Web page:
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I just ran into integrals of the Bessel type, but which are unfortunately indefinite integrals, such as $$ f(t)=\int \cos(\gamma\cos(\omega t))\cos(\omega t)\mathrm dt. $$ I'm conscious of the fact that in a sense this is game over - if these integrals were doable in terms of getting elementary expressions for $f$, then Bessel functions would also be elementary and they are not. However, that's not a reason why there might not be standard ways to deal with a function like this one out there. Is $f(t)$ known in terms of other special functions, for example?

This is quite hard to google as most searches will just return indefinite integrals that have $J_\nu(x)$s in the integrand itself. If it's any help, this came up naturally while studying the motion of charged particles in oscillating electric and magnetic fields.

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  • $\begingroup$ In order to express such indefinite integrals, one would need “incomplete” Bessel functions, similar to the case of the beta and $\Gamma$ functions. Google returns about $1,000-1,600$ hits. $\endgroup$ – Lucian Oct 13 '15 at 9:33
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The best way I can see to deal with such an integral is to use the Fourier expansion

$$\cos{(\gamma \cos{\omega t})} = J_0(\gamma) + \sum_{n=1}^{\infty} (-1)^n J_{2 n}(\gamma) \cos{2 n \omega t} $$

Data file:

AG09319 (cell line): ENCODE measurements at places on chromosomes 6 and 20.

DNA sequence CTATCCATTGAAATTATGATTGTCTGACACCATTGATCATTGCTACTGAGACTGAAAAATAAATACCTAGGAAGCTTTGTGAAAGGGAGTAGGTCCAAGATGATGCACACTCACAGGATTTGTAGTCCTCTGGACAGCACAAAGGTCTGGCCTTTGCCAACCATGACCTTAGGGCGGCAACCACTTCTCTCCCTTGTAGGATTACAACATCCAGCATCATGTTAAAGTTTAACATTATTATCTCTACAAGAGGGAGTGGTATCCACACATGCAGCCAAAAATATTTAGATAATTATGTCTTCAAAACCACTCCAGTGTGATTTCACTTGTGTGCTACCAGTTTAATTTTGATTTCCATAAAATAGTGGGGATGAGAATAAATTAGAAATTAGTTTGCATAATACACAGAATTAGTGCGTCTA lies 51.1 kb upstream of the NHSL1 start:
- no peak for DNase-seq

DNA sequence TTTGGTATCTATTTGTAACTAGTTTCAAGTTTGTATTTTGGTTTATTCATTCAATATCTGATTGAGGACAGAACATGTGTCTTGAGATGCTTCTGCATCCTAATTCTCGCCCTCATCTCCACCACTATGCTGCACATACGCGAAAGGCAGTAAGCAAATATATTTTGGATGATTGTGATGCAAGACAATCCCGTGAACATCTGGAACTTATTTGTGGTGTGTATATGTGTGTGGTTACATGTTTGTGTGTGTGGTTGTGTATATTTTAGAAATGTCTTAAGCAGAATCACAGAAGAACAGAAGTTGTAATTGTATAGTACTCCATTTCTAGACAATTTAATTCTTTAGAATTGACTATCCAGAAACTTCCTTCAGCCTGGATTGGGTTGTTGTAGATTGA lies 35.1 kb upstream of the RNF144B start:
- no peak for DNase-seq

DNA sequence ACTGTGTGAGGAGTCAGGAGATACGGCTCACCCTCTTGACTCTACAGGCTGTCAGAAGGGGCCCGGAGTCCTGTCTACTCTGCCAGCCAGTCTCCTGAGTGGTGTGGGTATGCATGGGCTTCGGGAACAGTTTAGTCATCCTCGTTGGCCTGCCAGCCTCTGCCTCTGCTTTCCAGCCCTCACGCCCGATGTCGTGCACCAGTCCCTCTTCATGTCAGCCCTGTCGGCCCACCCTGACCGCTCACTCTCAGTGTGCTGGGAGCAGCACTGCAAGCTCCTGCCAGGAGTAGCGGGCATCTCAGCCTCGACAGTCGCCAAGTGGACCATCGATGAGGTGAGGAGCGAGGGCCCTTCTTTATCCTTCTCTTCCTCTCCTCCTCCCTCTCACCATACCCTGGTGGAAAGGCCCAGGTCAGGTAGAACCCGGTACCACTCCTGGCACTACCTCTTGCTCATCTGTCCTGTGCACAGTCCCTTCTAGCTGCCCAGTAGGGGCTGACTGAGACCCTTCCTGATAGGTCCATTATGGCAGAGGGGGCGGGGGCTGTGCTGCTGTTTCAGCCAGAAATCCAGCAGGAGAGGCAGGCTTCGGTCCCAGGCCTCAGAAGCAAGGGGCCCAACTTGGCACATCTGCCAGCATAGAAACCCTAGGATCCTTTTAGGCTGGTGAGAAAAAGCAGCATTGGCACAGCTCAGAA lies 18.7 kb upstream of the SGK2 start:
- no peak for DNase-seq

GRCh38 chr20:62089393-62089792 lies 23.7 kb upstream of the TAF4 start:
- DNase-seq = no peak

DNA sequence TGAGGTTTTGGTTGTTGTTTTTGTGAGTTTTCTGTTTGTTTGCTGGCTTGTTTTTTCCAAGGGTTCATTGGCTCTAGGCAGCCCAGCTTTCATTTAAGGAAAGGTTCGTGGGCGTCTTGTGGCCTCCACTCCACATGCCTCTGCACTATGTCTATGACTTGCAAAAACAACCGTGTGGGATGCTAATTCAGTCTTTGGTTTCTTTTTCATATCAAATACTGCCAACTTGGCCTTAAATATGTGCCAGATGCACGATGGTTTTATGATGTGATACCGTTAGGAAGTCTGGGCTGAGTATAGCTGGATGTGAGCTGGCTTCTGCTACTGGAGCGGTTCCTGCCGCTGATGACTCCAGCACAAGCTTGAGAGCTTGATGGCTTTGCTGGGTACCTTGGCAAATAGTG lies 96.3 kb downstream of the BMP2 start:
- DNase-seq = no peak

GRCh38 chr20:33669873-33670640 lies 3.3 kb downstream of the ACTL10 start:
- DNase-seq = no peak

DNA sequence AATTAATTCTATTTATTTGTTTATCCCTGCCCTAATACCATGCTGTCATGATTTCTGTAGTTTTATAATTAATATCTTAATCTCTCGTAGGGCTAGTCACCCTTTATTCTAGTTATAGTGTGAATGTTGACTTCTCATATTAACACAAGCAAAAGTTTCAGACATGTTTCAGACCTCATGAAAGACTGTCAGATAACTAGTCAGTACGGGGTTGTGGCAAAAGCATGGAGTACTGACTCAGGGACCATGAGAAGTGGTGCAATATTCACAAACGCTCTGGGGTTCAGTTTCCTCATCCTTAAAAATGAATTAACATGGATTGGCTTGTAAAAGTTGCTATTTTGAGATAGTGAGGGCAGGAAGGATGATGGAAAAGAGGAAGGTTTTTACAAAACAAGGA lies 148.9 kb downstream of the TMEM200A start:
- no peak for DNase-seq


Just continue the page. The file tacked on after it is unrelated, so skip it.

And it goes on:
Then

$$\int dt \, \cos{(\gamma \cos{\omega t})} \cos{\omega t} = \\J_0(\gamma) \frac{\sin{\omega t}}{\omega} + \frac1{2 \omega} \sum_{n=1}^{\infty} (-1)^n J_{2 n}(\gamma) \left [\frac{\sin{(2 n+1) \omega t}}{2 n+1} + \frac{\sin{(2 n-1) \omega t}}{2 n-1}\right ] + C$$

There might be a way to evaluate the sum in closed form.

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\begin{align}\int\cos(\gamma\cos\omega t)\cos\omega t \;\mathrm{d}t&=\int\sum\limits_{n=0}^\infty\dfrac{(-1)^n\gamma^{2n}\cos^{2n+1}\omega t}{(2n)!}\;\mathrm{d}t\\ &=\int\sum\limits_{n=0}^\infty\dfrac{(-1)^n\gamma^{2n}\cos^{2n}\omega t}{\omega(2n)!}\;\mathrm{d}(\sin\omega t)\\ &=\int\sum\limits_{n=0}^\infty\dfrac{(-1)^n\gamma^{2n}(1-\sin^2\omega t)^n}{\omega(2n)!}\;\mathrm{d}(\sin\omega t)\\ &=\int\sum\limits_{n=0}^\infty\sum\limits_{k=0}^n\dfrac{(-1)^n\gamma^{2n}C_k^n(-1)^k\sin^{2k}\omega t}{\omega(2n)!}\; \mathrm{d}(\sin\omega t)\\ &=\int\sum\limits_{n=0}^\infty\sum\limits_{k=0}^n\dfrac{(-1)^{n+k}\gamma^{2n}n!\sin^{2k}\omega t}{\omega(2n)!k!(n-k)!}\;\mathrm{d}(\sin\omega t)\\ &=\sum\limits_{n=0}^\infty\sum\limits_{k=0}^n\dfrac{(-1)^{n+k}\gamma^{2n}n!\sin^{2k+1}\omega t}{\omega(2n)!k!(n-k)!(2k+1)}+\mathrm C\end{align}

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  • $\begingroup$ Oof, yeah, that's definitely doable. I was hoping for something a bit more packaged up. Thanks, though. (Note that MathJax also accepts \begin{align} constructs which look slightly better.) $\endgroup$ – E.P. Oct 16 '15 at 15:51

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